According to one embodiment of the present invention, the mill and the knife are each mounted in position on a different carriage positioned on either side of a vertical plane passing through the longitudinal axis of the cylindrical tube to be cut. In this manner, the carriage may be moved in a plane which is essentially perpendicular to the axis of the tube between an initial position and a maximum position of work which may be adjustable depending on the diameter of the tube and the depth of the desired milling and/or cutting or the reduced diameter of the knife or polishing wheel resulting from the wear and tear of normal use. It is preferable to position the knife on its carriage diametrically opposite to the grinding wheel in their respective relationships to the tube. If this is the case, the grindstone or polishing wheel is positioned on a moveable carriage by means for support which is itself adjustably positioned on the carriage depending upon the previously mentioned conditions. Accordingly, the position of the grinding wheel on the support may be periodically adjusted to ensure that a relatively constant impression is made in the surface of the tube when the mill is brought into play.
According to another embodiment of the present invention, the knife and polishing wheel may be pivotably mounted so as to be activated by a means for control so that the grindstone and knife act successively by each pivoting between two extreme positions with the maximum position of work being predetermined based upon the diameter of the tube and the desired depth of grinding taking into consideration the extent to which the diameter of the polishing wheel has been reduced as a result of normal wear. In this case, the knife and the grindstone are positioned, preferably with the former underneath the latter, on the same side with respect to a vertical plane through the longitudinal axis of the continuously formed cylinder.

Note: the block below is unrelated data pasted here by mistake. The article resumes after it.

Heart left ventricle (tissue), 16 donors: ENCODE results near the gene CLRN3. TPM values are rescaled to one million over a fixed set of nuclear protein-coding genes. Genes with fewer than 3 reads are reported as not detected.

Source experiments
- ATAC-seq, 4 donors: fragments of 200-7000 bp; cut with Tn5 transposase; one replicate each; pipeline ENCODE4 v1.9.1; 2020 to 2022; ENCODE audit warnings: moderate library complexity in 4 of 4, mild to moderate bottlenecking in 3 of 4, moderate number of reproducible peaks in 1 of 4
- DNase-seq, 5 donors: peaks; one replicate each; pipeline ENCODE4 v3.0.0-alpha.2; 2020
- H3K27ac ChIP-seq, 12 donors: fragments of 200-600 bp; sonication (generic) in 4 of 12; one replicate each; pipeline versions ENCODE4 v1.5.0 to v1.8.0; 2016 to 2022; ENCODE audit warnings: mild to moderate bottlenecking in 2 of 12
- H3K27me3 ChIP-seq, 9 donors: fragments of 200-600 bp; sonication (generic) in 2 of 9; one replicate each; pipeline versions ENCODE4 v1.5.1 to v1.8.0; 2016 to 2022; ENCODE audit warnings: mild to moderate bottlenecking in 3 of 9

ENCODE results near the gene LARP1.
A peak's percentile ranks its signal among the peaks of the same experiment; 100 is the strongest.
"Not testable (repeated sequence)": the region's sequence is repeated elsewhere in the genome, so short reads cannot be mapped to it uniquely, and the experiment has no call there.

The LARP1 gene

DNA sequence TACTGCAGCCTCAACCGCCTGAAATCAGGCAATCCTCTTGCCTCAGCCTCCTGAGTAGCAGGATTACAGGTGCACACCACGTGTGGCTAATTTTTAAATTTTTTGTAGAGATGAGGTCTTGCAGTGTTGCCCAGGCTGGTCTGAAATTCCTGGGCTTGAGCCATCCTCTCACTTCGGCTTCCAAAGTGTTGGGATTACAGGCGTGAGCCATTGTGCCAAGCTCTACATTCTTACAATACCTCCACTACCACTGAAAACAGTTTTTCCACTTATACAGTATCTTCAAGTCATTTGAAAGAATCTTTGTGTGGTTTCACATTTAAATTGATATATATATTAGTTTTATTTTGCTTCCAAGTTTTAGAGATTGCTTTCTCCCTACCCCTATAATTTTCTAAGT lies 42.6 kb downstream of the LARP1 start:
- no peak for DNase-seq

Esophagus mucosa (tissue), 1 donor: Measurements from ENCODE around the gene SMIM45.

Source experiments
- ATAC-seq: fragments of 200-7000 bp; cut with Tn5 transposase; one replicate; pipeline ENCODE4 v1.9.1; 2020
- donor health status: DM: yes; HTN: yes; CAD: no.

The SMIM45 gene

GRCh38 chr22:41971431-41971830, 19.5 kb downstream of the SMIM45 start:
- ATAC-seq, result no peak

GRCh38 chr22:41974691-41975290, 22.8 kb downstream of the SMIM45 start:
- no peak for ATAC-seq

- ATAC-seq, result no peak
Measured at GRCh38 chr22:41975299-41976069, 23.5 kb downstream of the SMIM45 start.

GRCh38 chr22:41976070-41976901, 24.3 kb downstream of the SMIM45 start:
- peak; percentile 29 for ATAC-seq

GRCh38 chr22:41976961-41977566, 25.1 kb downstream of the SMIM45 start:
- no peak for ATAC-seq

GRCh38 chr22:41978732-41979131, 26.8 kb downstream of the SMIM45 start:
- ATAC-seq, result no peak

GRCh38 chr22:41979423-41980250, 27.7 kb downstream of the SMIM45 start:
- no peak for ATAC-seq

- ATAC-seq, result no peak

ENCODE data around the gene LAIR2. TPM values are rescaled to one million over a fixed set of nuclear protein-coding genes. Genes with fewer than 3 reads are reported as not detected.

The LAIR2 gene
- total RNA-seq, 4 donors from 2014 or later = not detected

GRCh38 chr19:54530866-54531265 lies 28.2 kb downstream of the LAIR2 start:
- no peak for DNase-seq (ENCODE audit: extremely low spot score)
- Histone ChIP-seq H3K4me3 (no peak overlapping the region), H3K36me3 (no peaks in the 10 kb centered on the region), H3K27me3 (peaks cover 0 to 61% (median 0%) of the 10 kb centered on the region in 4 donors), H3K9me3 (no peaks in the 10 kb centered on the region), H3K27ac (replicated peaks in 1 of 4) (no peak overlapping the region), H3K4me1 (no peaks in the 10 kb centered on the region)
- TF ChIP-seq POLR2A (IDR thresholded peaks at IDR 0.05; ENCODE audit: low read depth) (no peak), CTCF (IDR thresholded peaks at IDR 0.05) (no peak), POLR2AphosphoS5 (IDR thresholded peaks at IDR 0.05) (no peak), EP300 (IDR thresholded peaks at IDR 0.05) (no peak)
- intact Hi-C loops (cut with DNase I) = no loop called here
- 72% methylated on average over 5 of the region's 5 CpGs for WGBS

In accordance with the present invention, the main purpose of the grindstone is to prepare the surface of the tube, for example by scoring a groove, for subsequent cutting. The grindstone or polishing wheel itself is not intended to do the actual shaping or cutting the cylinder into pieces. Accordingly, the grindstone is preferably disk-shaped having a wedge-shaped circumferential edge when it is placed in rotation in the same direction as the tube although different shapes or profiles of the grooves are possible so long as sharp ridges are avoided.